Nick Rothwell (Sound Designer and Composer for Calculating Kindness) writes and uses software to generate algorithmic sound and visuals for arts and performance projects, usually working in collaboration with choreographers, performers, directors and artists in other disciplines.
Tell us about what you found interesting in the process of making Calculating Kindness?
Actually, I was a little apprehensive about working on the project when I was first approached about it! While I've done a lot of work with choreographers and composed dozens of scores for dance, theatre is a very different medium, with a distinct and much less abstract structure, so I wasn't sure my experience and working process would mesh with the project. But it soon became clear that the play would be set, in a sense, partly within George Price's mind, so the kinds of abstract patterning I use in dance could work here. And it also became clear that Laura wanted to work in an agile devising process, which is more familiar territory. This is really my first deep exposure to the construction of a play rather than a choreographic work, and working alongside actors rather than dancers: it's been fascinating to participate in a shaping process revolving around words rather than movement.
How has it differed to other processes you've been involved in?
Most obviously, it's script-based, and while dance works with cues, it tends not to have a canonical reference script in the same sense. In a play, cues tend to run from stage to score, while in dance it generally goes the other way - so the software tools I generally use to set up scenes, loops, layers and transitions in music had to be drastically reprogrammed. I also had to turn the volume down! In dance you want to mask the sound on stage, while in theatre it's rather important to be able to hear it.
Differences aside, many of the processes I'd use in making a sound score for dance - for shaping ambient textures, for example - crossed over into this project fairly smoothly. Rhythmic material was a bit trickier, since the cadences of spoken word aren't the same as the physics of movement.
How have you mixed treated the crossovers between science and art?
I'm actually a mathematician by (very early, mostly forgotten) training, and got a Ph.D. in Computer Science before working in music and visuals, so I've been crossing over in some sense for a while. I think there's a tendency (in the arts funding scene, specifically) to fabricate an artificial distinction between the disciplines before making a big deal of connecting them again. Having said that, mathematics and science are rather different: mathematics is about patterning (and a lot of my music is built from generative patterns), while science is a process of formulating and testing hypotheses. Mathematics and music (and visual art) fit together neatly; science and art connect most interestingly, I think, in the intuitive leaps which constitute progress.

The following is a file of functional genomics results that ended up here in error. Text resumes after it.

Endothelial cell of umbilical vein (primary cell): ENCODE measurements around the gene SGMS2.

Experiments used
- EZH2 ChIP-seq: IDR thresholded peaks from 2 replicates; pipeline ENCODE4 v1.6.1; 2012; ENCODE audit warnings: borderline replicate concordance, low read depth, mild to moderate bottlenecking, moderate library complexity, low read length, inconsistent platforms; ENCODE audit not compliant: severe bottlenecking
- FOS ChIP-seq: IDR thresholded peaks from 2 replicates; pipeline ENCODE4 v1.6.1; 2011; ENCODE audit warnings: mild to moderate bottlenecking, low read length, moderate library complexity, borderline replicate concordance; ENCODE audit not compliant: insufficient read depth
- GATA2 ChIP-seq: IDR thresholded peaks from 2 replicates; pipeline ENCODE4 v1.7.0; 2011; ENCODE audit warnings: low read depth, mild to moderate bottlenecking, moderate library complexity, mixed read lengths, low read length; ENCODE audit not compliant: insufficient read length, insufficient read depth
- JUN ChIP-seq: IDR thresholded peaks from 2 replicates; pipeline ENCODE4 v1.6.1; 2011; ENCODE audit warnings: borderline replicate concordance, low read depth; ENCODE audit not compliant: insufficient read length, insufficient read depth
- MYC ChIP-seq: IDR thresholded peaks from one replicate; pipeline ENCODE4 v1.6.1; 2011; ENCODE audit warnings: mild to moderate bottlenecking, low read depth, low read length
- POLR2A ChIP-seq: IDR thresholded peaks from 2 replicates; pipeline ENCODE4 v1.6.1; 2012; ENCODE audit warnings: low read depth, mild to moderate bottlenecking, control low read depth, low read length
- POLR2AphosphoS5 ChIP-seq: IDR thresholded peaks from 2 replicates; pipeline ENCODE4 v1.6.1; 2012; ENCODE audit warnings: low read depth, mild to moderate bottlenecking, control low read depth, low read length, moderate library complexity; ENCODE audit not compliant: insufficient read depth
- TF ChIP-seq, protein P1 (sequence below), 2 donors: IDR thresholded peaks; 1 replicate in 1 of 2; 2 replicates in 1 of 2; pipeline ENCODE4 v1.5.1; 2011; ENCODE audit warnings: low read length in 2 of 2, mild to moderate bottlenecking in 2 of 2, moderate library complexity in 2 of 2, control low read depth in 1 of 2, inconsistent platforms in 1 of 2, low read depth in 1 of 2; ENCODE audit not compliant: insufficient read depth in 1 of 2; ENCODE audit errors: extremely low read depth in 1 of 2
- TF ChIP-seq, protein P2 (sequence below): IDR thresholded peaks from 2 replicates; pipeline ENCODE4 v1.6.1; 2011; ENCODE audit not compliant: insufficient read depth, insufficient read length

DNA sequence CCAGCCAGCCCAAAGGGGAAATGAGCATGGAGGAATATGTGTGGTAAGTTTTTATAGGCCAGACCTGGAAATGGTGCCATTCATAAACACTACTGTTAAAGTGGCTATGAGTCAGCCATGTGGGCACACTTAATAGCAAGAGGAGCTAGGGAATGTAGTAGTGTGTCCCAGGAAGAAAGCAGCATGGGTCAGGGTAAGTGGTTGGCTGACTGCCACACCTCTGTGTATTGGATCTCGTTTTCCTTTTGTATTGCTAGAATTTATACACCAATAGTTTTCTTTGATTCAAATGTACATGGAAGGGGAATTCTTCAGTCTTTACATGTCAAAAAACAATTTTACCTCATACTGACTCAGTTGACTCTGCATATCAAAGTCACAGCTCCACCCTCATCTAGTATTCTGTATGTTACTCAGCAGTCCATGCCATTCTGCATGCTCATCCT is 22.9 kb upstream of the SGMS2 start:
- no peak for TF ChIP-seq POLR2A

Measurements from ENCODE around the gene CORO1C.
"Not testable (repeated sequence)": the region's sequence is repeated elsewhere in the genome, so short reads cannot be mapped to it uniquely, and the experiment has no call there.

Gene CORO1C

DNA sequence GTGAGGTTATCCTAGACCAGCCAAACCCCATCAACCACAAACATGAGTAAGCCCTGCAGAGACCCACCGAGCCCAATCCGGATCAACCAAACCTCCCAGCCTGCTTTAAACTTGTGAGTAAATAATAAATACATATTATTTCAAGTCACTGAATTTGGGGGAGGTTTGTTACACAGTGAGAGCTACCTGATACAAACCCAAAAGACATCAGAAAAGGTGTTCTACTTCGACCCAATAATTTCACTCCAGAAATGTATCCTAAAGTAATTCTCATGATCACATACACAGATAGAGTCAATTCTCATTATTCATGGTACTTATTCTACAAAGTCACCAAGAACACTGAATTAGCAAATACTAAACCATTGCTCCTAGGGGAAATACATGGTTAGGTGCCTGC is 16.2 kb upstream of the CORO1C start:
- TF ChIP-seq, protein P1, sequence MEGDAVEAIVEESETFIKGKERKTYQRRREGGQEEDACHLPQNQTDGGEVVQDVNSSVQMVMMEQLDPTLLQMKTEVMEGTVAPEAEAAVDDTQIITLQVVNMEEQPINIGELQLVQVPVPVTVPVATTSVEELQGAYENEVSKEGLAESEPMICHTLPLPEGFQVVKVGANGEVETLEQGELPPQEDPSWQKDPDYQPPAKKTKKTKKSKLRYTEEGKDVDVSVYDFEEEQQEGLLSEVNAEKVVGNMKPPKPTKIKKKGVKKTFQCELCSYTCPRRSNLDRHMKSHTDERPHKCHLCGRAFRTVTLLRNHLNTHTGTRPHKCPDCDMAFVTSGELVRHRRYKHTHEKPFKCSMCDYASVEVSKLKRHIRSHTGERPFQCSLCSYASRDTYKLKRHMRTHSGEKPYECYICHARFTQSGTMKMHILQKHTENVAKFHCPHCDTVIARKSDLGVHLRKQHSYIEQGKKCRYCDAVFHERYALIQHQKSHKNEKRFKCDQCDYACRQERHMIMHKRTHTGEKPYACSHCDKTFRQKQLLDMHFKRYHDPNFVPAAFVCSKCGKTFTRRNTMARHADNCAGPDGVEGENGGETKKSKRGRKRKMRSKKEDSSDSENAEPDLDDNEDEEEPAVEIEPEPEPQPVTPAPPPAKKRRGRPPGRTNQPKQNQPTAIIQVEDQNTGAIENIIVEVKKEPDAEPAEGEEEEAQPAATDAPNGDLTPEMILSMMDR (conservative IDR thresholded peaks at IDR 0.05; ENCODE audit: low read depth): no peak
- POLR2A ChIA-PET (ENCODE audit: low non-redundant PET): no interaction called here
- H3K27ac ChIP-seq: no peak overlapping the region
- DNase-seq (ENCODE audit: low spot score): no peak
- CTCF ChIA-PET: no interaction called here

What musical influences have you taken for the music/sound design?
I tend not to work according to deliberate influences, but whenever I assemble a set of tools for a new project some subconscious selection takes place - and often it's a bit of an arbitrary selection from scratch, to kick things off in a unique direction. It wasn't my original intention to use a sample library of a Mellotron (a 1960s magnetic tape-based keyboard), but I had one to hand, and it worked perfectly as the core of one scene. Similarly, another scene is a processed field recording of a 3D printer, because there was one printing on my desk while I was mapping out some musical structures. I have to admit that one strong influence crept in at the last minute: there's an obvious late-1970s Klaus Schulze-style melody line somewhere in the score if you listen closely.
How have you related the Price equation to your design/compositions?
Well, several tracks assembled early in the rehearsal phase were deemed not to have enough fitness traits to survive into the final soundtrack...! But many years ago I built an evolving soundscape installation fed from an artificial life simulation (complete with genetic mutation and competition for resources), so I'm now wondering about coding up the Price Equation to see whether it could be used to steer a compositional process.